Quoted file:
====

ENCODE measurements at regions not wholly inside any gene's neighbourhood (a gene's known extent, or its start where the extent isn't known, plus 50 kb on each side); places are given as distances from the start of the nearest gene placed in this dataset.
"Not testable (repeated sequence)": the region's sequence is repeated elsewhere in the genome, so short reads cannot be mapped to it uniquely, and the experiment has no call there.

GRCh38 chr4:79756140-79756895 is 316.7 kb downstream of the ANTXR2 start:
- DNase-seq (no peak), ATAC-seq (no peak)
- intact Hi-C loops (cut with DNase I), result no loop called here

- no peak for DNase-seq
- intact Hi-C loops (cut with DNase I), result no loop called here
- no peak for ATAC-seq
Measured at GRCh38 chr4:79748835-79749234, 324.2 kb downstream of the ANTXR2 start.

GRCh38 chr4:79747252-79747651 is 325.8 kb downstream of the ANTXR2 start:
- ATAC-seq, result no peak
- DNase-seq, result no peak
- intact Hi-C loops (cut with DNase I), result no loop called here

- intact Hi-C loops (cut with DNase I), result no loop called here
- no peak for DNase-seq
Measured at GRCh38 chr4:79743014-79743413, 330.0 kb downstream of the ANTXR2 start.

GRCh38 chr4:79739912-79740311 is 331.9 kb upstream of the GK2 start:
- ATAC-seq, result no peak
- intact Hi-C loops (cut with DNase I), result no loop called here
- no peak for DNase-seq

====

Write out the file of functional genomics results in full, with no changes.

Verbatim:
ENCODE measurements at regions not wholly inside any gene's neighbourhood (a gene's known extent, or its start where the extent isn't known, plus 50 kb on each side); places are given as distances from the start of the nearest gene placed in this dataset.
"Not testable (repeated sequence)": the region's sequence is repeated elsewhere in the genome, so short reads cannot be mapped to it uniquely, and the experiment has no call there.

GRCh38 chr4:79756140-79756895 is 316.7 kb downstream of the ANTXR2 start:
- DNase-seq (no peak), ATAC-seq (no peak)
- intact Hi-C loops (cut with DNase I), result no loop called here

- no peak for DNase-seq
- intact Hi-C loops (cut with DNase I), result no loop called here
- no peak for ATAC-seq
Measured at GRCh38 chr4:79748835-79749234, 324.2 kb downstream of the ANTXR2 start.

GRCh38 chr4:79747252-79747651 is 325.8 kb downstream of the ANTXR2 start:
- ATAC-seq, result no peak
- DNase-seq, result no peak
- intact Hi-C loops (cut with DNase I), result no loop called here

- intact Hi-C loops (cut with DNase I), result no loop called here
- no peak for DNase-seq
Measured at GRCh38 chr4:79743014-79743413, 330.0 kb downstream of the ANTXR2 start.

GRCh38 chr4:79739912-79740311 is 331.9 kb upstream of the GK2 start:
- ATAC-seq, result no peak
- intact Hi-C loops (cut with DNase I), result no loop called here
- no peak for DNase-seq